Albert Haynesworth to the Patriots

Washington Redskins defensive lineman Albert Haynesworth (L) walks off the field during the third day of their NFL football training camp in Ashburn, Virginia July 31, 2010. According to the website, Haynesworth did not take his third attempt to pass a team conditioning test today, and will rest his legs before attempting the test again August 1. Man on right is unidentified. REUTERS/Gary Cameron (UNITED STATES – Tags: SPORT FOOTBALL)

Like Mike Florio, I like this trade (not yet confirmed) for both teams.

As Florio points out, people will give Bill Belichick the benefit of the doubt. Other teams would likely be criticized for taking on this head case.

That said, Belichick will likely use Albert Haynesworth properly, avoided the idiotic showdowns in Washington where defensive offensive “genius” Mike Shanahan tried to make this elite interior pass rusher into a hole-clogging nose tackle.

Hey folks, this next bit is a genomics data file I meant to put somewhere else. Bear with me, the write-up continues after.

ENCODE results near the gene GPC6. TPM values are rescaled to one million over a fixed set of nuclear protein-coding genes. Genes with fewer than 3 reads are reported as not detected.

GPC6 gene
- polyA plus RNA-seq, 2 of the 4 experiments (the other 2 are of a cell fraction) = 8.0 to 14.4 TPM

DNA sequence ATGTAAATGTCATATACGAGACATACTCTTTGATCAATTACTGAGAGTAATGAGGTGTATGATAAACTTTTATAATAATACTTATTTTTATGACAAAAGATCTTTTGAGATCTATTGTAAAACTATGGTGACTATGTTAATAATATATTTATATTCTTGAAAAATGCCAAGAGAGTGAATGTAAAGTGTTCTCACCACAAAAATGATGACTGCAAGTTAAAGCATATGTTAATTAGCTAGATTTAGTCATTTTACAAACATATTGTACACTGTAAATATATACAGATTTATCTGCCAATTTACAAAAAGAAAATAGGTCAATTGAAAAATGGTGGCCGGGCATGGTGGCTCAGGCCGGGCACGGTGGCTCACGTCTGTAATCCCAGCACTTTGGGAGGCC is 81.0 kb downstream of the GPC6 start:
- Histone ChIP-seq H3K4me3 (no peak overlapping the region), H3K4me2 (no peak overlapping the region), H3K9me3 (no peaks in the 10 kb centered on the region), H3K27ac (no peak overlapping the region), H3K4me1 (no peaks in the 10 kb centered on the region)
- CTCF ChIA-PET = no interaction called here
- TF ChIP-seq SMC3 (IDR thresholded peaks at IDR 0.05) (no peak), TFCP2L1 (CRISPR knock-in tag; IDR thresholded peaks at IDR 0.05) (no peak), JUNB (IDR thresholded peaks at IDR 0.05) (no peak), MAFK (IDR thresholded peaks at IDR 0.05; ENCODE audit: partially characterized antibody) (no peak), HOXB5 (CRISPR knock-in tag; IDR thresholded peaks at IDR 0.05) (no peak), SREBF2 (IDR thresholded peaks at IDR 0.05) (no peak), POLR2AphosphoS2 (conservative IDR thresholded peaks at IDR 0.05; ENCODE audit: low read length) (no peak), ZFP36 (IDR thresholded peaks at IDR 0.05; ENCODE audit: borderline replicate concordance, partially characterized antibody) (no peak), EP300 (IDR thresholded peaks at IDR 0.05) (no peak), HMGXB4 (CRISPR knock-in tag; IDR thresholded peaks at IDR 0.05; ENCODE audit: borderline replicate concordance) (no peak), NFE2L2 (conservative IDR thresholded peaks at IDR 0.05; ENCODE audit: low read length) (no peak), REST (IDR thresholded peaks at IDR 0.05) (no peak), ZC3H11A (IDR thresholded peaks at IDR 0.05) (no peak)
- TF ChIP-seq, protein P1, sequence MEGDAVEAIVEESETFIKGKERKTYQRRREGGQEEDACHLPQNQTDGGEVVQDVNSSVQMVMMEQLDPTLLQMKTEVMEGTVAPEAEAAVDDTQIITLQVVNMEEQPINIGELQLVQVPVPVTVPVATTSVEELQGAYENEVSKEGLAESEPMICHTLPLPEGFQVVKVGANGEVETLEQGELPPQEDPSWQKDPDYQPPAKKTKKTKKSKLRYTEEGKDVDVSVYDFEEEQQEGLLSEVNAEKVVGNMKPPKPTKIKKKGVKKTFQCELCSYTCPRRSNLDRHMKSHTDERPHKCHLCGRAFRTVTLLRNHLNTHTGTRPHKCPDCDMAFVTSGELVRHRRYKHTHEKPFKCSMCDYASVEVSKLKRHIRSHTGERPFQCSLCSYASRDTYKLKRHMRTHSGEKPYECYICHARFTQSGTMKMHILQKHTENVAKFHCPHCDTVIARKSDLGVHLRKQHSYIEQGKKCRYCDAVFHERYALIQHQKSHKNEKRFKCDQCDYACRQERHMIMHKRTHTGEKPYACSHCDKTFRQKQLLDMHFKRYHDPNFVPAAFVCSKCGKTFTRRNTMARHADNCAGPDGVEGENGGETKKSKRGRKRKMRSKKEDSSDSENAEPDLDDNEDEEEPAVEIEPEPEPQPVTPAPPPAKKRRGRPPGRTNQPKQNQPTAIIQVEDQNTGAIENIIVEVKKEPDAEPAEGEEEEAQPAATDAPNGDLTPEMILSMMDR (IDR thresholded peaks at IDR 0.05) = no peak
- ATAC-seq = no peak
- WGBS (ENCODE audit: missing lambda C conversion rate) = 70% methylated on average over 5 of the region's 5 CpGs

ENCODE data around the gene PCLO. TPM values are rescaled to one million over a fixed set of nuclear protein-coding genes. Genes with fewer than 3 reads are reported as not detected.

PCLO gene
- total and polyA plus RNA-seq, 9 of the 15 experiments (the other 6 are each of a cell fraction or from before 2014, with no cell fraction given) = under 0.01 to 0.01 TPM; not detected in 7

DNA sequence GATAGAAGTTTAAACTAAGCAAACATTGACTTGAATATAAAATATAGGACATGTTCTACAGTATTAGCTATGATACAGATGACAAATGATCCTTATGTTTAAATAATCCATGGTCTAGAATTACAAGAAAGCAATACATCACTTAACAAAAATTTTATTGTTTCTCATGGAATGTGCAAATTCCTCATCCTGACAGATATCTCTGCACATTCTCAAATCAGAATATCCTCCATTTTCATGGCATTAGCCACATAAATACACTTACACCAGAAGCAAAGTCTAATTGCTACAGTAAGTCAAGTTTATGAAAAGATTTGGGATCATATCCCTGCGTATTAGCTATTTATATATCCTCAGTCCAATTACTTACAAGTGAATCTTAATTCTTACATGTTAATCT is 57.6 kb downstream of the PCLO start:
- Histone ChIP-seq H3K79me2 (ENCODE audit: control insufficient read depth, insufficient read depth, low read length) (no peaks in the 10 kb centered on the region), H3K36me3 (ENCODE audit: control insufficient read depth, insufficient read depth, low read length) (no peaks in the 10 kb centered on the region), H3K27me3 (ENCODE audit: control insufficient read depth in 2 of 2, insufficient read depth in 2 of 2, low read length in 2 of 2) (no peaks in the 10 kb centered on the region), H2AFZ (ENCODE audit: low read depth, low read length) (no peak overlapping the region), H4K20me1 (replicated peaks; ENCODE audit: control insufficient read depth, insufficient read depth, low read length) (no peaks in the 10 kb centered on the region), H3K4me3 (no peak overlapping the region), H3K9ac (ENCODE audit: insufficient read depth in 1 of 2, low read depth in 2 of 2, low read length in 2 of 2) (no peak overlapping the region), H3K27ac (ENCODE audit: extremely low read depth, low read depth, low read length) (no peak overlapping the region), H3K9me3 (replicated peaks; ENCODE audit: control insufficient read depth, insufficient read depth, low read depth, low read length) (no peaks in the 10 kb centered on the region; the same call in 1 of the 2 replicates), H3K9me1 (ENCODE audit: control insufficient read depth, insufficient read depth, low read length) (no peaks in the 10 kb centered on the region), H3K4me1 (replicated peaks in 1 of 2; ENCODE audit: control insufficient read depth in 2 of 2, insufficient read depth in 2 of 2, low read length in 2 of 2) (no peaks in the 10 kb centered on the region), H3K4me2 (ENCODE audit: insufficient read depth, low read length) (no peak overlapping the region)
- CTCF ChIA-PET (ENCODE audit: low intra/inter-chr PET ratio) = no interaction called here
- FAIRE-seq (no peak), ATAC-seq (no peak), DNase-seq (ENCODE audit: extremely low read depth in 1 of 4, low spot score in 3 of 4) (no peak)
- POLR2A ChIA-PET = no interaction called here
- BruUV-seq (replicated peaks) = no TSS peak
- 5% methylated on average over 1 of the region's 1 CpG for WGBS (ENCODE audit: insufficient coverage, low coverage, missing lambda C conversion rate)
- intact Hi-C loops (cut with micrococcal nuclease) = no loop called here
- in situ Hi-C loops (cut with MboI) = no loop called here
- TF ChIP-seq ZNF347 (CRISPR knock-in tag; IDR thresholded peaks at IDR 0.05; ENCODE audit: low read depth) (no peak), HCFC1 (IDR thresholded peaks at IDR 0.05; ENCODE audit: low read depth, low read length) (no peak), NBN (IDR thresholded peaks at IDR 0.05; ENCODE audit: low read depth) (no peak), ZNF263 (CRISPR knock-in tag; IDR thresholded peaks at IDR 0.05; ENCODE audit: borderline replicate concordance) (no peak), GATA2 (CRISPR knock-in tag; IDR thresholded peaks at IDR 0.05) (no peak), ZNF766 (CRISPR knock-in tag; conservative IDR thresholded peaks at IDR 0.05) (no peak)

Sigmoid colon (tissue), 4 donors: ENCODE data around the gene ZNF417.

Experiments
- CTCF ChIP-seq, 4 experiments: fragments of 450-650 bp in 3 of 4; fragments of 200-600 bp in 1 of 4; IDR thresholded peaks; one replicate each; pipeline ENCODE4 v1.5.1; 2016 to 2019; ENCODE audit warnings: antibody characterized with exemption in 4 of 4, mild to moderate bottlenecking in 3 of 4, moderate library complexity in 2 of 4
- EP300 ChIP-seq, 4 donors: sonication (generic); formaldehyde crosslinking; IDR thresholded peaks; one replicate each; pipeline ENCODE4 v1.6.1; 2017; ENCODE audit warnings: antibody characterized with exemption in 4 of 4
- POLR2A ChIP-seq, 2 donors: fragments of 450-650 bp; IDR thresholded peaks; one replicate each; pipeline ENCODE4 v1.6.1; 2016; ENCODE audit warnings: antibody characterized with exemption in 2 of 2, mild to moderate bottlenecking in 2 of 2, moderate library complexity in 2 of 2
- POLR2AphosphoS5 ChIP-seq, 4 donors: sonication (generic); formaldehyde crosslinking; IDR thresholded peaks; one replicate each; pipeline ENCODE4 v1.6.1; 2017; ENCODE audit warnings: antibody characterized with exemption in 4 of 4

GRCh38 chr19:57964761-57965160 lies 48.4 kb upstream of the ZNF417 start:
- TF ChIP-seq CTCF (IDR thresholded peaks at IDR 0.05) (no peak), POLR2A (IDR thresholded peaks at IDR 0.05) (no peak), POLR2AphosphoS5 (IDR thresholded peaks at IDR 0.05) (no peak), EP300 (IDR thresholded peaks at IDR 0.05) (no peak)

As resident Patriots homer expert Rosenthal points out, the Pats use a 4-3 front roughly half the time. Thus, Haynesworth likely will be a part-time player, but he possibly will be in the alignment he prefers 100 percent of the time that he’s on the field.

And while there’s no way he’d be asked to play the nose tackle position in New England’s 3-4 alignment, thanks to the presence of Vince Wilfork, Belichick surely wouldn’t expect Haynesworth to be a traditional lineman-occupying presence at defensive end in that formation. That’s where Belichick’s brain becomes important. When a player doesn’t like a certain type of system, it’s because he doesn’t play as well in that system. So instead of forcing Haynesworth to eat his brussel sprouts, Belichick will find ways to let Haynesworth get the most out of his talents. Who knows? Maybe that will mean periodically lining him up on the edge in obvious passing situations and letting him maul a tackle one-on-one and chase down the quarterback.

Belichick understands the concept of calculated risks. His team needs a pass rush, and this move makes sense.

Meanwhile, the Redskins are looking for a fresh start, so this helps. We haven’t seen them break the bank yet with idiotic free agent signings, so maybe new GM Bruce Allen might be taking control from Mr. Ego Daniel Snyder.